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Merrick Garland Is The Oldest Supreme Court Nominee Since Nixon Was President

Merrick Garland, President Obama’s nominee to the Supreme Court, is 63 years old. And even for such a venerable institution, one where the justices are allowed to wear robes at work, that’s pretty old. Garland is the oldest nominee since Richard Nixon tapped Lewis F. Powell Jr., in 1971. Powell was 64 when he was nominated. Were the Senate to confirm him, Garland would be tied for the sixth-oldest new Supreme Court justice. If Garland isn’t confirmed, he’ll go down as tied for the eighth-oldest nominee.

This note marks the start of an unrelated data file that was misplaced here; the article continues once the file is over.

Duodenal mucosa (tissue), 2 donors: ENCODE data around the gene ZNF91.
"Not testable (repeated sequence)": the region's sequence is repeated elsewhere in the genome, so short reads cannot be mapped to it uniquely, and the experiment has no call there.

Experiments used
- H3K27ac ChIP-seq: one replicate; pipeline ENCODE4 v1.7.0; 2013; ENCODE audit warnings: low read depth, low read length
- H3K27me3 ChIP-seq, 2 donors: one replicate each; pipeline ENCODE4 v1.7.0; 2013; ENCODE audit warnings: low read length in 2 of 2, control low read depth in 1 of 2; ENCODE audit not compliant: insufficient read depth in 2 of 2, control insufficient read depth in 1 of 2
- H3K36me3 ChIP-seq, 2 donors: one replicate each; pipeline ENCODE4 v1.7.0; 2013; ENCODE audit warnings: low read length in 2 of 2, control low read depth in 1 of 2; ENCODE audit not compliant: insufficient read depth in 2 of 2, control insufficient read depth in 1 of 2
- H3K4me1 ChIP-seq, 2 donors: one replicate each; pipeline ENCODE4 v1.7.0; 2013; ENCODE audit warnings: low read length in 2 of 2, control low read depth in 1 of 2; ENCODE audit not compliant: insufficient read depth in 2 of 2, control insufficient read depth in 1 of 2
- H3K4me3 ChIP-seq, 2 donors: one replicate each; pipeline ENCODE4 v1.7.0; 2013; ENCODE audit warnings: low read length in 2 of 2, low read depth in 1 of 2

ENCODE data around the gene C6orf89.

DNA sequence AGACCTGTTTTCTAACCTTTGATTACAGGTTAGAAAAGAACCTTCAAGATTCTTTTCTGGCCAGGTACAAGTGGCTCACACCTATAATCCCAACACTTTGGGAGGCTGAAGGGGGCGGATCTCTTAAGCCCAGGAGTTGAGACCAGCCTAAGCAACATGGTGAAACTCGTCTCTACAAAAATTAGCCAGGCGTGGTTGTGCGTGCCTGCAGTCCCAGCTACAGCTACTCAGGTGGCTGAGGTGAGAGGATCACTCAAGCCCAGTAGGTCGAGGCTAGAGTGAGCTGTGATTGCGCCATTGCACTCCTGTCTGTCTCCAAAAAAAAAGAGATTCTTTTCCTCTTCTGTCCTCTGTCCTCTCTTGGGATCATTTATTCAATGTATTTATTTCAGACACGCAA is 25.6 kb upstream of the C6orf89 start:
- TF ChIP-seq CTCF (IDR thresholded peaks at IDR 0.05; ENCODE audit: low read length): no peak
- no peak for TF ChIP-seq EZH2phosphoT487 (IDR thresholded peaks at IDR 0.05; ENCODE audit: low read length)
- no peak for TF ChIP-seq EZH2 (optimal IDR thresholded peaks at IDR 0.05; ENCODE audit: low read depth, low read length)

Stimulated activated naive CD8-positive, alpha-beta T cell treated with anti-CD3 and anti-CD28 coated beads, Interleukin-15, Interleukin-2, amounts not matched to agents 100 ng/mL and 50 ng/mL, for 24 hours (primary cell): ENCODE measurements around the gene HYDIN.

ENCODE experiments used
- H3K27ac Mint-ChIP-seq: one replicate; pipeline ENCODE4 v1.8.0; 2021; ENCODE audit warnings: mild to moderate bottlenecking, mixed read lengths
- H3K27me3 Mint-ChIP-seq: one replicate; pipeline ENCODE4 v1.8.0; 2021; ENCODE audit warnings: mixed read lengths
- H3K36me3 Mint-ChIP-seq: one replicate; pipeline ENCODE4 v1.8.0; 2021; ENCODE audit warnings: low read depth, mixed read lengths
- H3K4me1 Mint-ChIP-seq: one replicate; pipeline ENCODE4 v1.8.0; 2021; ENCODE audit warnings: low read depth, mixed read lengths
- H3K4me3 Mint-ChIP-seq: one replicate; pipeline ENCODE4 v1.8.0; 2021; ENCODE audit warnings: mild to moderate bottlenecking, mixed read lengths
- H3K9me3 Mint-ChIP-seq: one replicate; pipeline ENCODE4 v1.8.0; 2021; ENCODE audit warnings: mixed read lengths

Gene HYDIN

Age isn’t just a piece of trivia when it comes to a potential Supreme Court justice. These are lifetime appointments and given the unstoppable drumbeat of time and the mortality of humans, the age of a nominee goes a long way in determining the future makeup of the court and how long it may be before a president’s fingerprints fade from it.

Still, there have been two nominees in their 70s — the oldest being a roughly 75-year-old William Smith (his exact birth date isn’t known) — both in the 19th century. Neither was confirmed by the Senate. This chart shows the ages of all past 160 nominees, plus Garland, and whether their nomination was confirmed. The data comes from the U.S. Supreme Court Justices Database.


Oliver Roeder was a senior writer for FiveThirtyEight. He holds a Ph.D. in economics from the University of Texas at Austin, where he studied game theory and political competition.